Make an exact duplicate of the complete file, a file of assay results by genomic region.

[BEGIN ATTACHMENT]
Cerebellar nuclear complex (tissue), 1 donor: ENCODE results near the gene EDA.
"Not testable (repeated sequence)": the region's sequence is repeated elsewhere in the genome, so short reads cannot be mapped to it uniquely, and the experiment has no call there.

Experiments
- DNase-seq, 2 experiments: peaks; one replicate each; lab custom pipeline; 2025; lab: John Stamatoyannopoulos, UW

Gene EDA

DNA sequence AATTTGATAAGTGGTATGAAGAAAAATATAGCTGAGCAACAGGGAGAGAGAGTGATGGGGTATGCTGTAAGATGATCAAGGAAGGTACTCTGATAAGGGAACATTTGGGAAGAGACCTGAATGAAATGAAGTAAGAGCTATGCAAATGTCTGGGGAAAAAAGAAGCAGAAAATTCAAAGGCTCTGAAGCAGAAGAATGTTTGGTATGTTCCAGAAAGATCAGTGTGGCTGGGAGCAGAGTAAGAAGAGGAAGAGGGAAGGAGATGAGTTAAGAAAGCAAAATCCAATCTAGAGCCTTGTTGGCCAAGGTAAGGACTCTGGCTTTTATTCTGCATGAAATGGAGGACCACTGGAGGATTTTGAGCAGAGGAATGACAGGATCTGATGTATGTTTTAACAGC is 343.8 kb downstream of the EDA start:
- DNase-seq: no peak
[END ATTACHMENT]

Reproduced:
Cerebellar nuclear complex (tissue), 1 donor: ENCODE results near the gene EDA.
"Not testable (repeated sequence)": the region's sequence is repeated elsewhere in the genome, so short reads cannot be mapped to it uniquely, and the experiment has no call there.

Experiments
- DNase-seq, 2 experiments: peaks; one replicate each; lab custom pipeline; 2025; lab: John Stamatoyannopoulos, UW

Gene EDA

DNA sequence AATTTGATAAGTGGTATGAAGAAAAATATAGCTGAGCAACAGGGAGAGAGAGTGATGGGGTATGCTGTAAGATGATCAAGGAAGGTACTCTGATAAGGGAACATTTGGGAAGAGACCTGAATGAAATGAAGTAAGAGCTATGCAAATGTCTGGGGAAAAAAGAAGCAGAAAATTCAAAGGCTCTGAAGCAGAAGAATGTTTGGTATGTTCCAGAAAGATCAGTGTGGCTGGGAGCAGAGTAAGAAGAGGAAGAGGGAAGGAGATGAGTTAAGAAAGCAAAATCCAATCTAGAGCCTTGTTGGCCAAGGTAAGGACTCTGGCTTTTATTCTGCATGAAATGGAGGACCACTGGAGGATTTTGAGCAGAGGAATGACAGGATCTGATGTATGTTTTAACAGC is 343.8 kb downstream of the EDA start:
- DNase-seq: no peak